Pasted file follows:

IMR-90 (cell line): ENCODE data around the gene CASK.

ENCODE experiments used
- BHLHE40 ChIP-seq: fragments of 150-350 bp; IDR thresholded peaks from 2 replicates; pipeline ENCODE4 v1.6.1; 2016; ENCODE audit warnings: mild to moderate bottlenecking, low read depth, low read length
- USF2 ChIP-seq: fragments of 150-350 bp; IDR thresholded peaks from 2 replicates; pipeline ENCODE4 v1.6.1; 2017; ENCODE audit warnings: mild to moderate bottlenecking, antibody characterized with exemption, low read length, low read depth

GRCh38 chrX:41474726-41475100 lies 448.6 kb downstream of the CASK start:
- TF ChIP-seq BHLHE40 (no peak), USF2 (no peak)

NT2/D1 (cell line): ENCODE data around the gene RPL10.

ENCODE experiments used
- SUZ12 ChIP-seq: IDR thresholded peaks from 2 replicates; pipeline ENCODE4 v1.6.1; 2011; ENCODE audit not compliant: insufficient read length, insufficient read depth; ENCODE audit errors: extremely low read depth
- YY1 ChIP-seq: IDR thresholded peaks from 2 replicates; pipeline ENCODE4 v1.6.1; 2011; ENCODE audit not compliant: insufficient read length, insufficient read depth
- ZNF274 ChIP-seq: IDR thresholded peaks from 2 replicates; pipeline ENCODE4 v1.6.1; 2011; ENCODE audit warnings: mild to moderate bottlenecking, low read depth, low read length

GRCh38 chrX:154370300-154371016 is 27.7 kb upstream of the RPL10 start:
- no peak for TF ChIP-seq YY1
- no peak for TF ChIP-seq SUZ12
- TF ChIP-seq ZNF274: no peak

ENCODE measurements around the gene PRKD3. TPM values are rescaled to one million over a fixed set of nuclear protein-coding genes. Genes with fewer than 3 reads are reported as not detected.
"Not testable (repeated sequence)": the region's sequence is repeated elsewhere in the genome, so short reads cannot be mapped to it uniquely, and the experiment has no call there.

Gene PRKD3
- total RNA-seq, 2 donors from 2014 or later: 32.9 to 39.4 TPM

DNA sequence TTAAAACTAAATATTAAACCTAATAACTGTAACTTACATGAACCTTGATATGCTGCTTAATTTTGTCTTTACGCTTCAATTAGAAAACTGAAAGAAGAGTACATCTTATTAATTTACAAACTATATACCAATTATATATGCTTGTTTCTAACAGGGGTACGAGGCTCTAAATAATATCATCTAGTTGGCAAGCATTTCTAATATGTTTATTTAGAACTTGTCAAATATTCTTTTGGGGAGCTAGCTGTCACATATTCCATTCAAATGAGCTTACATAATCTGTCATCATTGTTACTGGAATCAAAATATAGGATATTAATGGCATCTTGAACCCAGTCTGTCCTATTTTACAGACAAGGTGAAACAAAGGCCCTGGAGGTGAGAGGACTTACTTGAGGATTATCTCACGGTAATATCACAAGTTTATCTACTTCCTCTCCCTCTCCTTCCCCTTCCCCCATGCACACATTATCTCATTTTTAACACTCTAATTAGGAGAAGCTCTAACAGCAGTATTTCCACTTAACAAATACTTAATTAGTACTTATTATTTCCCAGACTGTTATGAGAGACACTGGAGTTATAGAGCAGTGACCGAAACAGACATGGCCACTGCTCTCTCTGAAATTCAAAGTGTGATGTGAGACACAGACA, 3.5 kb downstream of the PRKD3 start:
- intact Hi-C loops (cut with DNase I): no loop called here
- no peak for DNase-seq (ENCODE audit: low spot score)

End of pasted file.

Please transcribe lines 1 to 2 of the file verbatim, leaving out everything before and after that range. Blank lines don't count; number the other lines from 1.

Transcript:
IMR-90 (cell line): ENCODE data around the gene CASK.

ENCODE experiments used